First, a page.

Recognising Female Trailblazers

Posted: 28th January 2022

female trailblazers

Most people will know the names Neil Armstrong and Albert Einstein. Fewer people will know the names Katherine Johnson and Mileva Maric – at least without specifically researching their lives. Yet those who do know these names will recognise them as female trailblazers; impressive women who contributed to advancing the world around us.

So why are these women not household names, like Armstrong and Einstein? Johnson may not have walked on the moon but she certainly helped Armstrong do so. She was an African American mathematician known as a ‘human calculator’; the chosen expert to calculate the trajectory to the moon – something she successfully did by hand. Some may argue that’s a more impressive feat than walking.

Maric is similarly overlooked. She was Einstein’s first wife, a woman described as “brilliant”, who attended the same universities and lectures as Einstein. She helped him with his studies, and achieved better marks in their classes than he did. Einstein himself credited her as having worked with him on the theory of relativity (29th March 1901). However, due to the prejudices of the era, only his name was on the article so he would receive funding. This article made Einstein a household name, yet hardly anyone knows Maric helped him every step of the way.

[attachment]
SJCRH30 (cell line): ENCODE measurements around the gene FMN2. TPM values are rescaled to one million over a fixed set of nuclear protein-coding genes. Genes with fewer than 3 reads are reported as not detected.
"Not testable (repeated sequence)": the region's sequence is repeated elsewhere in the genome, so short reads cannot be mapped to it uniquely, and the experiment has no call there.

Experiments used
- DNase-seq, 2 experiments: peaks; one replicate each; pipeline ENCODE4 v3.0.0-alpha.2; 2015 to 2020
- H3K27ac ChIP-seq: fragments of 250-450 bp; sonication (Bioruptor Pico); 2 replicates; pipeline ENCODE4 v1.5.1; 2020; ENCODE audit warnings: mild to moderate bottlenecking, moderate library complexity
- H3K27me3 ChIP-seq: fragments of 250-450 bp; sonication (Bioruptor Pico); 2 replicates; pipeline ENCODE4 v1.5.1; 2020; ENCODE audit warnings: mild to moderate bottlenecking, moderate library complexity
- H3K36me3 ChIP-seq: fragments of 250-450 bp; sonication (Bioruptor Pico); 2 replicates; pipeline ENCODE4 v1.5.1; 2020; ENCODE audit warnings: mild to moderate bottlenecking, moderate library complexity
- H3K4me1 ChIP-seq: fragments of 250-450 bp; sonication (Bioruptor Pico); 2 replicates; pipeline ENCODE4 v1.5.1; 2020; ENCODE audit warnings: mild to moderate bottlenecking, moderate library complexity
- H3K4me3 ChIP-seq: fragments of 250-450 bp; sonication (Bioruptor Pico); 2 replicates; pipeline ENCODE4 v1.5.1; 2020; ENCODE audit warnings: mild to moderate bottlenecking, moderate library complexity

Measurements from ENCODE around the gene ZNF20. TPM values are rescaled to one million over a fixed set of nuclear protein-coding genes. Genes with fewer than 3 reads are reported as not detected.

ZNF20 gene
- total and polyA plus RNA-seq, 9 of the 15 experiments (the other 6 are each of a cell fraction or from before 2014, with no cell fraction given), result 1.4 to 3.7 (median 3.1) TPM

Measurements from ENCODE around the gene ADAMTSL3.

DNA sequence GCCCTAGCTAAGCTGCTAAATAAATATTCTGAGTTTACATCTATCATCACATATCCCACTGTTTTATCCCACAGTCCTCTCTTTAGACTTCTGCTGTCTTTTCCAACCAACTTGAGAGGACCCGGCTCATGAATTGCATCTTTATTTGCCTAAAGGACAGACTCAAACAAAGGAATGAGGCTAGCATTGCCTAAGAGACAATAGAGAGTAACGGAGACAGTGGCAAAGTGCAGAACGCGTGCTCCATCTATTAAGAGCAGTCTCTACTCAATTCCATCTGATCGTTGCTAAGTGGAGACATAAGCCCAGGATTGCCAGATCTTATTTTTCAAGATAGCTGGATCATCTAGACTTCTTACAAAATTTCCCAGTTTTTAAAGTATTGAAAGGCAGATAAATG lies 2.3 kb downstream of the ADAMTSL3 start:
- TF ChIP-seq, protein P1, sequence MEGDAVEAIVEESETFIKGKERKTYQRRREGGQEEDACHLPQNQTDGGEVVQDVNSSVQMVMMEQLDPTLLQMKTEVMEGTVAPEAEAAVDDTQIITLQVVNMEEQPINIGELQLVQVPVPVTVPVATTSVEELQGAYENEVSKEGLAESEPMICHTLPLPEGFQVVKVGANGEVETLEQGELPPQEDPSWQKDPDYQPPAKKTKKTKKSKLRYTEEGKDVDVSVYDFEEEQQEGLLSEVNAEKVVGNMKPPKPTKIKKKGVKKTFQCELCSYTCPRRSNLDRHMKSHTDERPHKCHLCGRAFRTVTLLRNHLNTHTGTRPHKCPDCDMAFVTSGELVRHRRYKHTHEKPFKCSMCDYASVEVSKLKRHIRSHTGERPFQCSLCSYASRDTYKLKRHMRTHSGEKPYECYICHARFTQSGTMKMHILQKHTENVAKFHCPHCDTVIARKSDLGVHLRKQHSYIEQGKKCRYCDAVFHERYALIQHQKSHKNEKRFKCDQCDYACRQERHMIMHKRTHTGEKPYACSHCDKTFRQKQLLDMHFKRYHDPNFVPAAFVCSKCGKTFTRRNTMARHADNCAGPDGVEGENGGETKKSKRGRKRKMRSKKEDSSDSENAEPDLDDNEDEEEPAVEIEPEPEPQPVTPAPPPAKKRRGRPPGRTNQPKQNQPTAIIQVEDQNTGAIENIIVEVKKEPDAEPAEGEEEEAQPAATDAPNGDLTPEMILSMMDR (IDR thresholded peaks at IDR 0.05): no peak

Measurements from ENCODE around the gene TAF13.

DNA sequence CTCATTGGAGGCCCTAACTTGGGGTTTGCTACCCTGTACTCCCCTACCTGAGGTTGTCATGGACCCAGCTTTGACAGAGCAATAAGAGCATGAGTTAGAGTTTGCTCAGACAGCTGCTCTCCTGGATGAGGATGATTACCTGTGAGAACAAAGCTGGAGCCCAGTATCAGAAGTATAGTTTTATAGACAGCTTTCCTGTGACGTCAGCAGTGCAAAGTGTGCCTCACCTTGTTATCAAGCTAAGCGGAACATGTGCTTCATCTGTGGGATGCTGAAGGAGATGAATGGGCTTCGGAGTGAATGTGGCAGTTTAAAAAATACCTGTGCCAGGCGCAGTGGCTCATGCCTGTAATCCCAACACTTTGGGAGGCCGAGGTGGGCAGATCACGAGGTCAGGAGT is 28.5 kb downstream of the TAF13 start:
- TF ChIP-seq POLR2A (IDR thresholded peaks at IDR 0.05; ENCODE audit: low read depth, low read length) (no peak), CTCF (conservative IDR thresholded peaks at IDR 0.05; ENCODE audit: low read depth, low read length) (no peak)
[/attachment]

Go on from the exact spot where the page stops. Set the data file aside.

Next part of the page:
A family of female trailblazers

This same phenomenon of overlooking the achievements of women is true of the Rothschild family. The Rothschilds are one of Europe’s most famous banking dynasties. The men of the family have continued an unbroken line of successful business ventures. However, the women of the family are just as impressive. In Natalie Livingstone’s new book, The Women of Rothschild, we discover generations of female trailblazers: women who changed the face of science, politics, music, literature and sport.

Charlotte Rothschild, for example, was the wife of the first Jewish MP, Lionel Rothschild. She wrote his campaign speeches, and witty, insightful letters to the newspapers, as well as canvassing for her husband. Her efforts helped overturn the oath that required MPs to swear allegiance to Christianity before they could sit in the House of Commons.